Reminiscences of a Forex Trader, Part 3


A huge aspect of trading highly leveraged Forex markets is emotional and numerical control. The first deals with psychology.

The second deals with how much of your cash you put at risk on any trade.

Veteran inter-bank foreign exchange trader Thomas Fischer, MBA has granted a rare glimpse into the arcane world of Forex trading he prospered in for 22 years – that can offer the disciplined investor high returns. He’s going to talk to us today about discipline.

We’ve been digging into Forex deep so if you don’t understand anything in this Forex article series don’t forget that you have the opportunity to ask me questions personally as a student of my advance stock investing course, “How To Build Your Million Dollar Portfolio From Scratch” you’ll get a link to it at the end.

Onward we go with our interview…

Q. In the first part of this article you mentioned that, “When you have a winning trade take profits and try to ride the movement/wave for as long as possible locking in profits as it moves in your direction.” This gets me thinking of how I teach Forex trading. I explain how fundamental analysis, parity conditions and so forth, help in forecasting the major trend on a monthly and weekly chart [to spot longer term opportunities]. Then I explain how technical analysis can be used to drill down into a disciplined strategy [for entries and exits] on the daily chart. Your comment of movement/wave gets me thinking of things like Fibonacci rulers and Elliot waves. Could you elaborate on what you mean by movement/wave?

A. I was educated as a trader in the good old days without technical analysis. We had voice brokers and could get the feel for the market listening to the screaming and shouting. I do realize however that today all traders use technical analysis and it does give you an indication where a certain currency pair is moving. I guess the charts become self-fulfilling because everybody is watching the same charts. It is however important that you pick your own instrument/chart and get to know the background. I.e. Candlesticks, Elliot Wave, head and shoulders formation, Fibonacci etcetera and use that for your Forex trades. You should not jump around and use different charts haphazardly that will only lead to a lot of trades – and mainly losing trades. In JGAM we actually use all the different styles and tools. We use Fundamental analysis for picking the currency plays and technical analysis for actually pinpointing the entry/exit points. We use tight stop losses and defined exit prices for the more speculative trades and mental stop losses for longer fundamental currency investments. You can always log on to our homepage for our latest currency and other investment ideas. I am sorry if I was a little unclear about my movement/wave statement. I did not refer to a chart but the movement of the currency pair and by wave I meant it metaphorically i.e. that you like a surfer staying on the wave for as long as possible.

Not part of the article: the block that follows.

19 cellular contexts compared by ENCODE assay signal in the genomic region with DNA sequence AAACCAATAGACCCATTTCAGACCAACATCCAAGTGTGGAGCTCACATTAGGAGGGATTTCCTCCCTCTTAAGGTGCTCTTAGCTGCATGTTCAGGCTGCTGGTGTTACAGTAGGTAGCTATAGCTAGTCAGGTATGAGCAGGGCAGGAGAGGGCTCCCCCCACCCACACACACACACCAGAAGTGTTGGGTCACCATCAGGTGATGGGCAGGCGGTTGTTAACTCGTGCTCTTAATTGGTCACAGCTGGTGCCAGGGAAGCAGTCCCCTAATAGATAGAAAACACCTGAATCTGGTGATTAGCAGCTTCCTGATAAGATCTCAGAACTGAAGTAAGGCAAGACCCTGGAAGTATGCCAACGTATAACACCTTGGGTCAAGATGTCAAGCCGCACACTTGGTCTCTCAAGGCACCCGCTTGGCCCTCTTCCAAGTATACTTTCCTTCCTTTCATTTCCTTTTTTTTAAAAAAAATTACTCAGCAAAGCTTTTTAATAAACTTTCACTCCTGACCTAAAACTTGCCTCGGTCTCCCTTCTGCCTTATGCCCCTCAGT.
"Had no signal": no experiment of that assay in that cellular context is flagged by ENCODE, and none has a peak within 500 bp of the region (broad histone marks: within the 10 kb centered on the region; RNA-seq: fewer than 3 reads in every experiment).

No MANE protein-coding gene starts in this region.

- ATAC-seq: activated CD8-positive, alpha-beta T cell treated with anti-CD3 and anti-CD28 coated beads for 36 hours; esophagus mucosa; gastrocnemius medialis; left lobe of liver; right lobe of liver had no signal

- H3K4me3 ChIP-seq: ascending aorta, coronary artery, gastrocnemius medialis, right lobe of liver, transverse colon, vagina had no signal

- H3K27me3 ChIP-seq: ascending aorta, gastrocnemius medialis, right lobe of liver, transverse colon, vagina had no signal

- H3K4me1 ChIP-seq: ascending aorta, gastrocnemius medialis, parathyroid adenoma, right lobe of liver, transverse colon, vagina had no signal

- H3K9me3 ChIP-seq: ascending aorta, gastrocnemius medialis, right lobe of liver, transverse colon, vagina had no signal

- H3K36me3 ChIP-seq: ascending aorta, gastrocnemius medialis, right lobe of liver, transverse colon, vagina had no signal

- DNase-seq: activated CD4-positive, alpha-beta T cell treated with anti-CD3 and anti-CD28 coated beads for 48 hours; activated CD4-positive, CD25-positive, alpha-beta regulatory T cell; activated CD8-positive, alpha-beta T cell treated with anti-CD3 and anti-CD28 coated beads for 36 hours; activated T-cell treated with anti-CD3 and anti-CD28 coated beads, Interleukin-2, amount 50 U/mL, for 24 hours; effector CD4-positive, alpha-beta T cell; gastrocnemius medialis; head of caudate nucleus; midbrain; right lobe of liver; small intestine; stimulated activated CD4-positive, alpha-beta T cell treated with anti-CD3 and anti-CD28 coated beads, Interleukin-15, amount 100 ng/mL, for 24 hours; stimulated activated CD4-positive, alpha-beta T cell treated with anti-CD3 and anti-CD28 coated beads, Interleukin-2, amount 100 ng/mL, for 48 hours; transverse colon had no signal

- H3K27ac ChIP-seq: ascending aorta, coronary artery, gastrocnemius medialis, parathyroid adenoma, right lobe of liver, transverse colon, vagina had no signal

Q. In the last article it almost sounds like people can’t make a living at this when you say, “You can never just log on to the computer and make a profit for a new suit or an expensive dinner with your wife – the market doesn’t work that way.” Is that true? If not what results can people expect who remain disciplined and stick to a good strategy?
A. You can make a living, and a very comfortable living as well, by trading currencies. What I meant was you cannot simply say ‘oh I am going to make some money today for a new suit or dinner’ and then make a profitable trade. You have to stay disciplined and execute trades according to your strategy and charts which are not dictated by a desire for a suit or gourmet dinner.
Q. You made the bizarre statement in part 1 of this article that, The worst case scenario is that the first trade you make is a winner, what do you mean by that?!
A. I know it seems like a strange comment but I have seen it happen so many times to beginners. The first trade is a bull’s eye and then you think ‘oh this is easy’ but it is very difficult to keep hitting bull’s eyes. There is some truth in the statement that you learn from your mistakes. If you start with a loser you will probably think ‘what did I do wrong’ and begin to trade more disciplined. When I joined the trading room back in 1978 my manager said to me, ‘I expect you to lose a million in the first year but learn from your mistakes and become a profitable trader.’ I am not saying you should expect to lose a million but a couple of losers may be the best education you can get.

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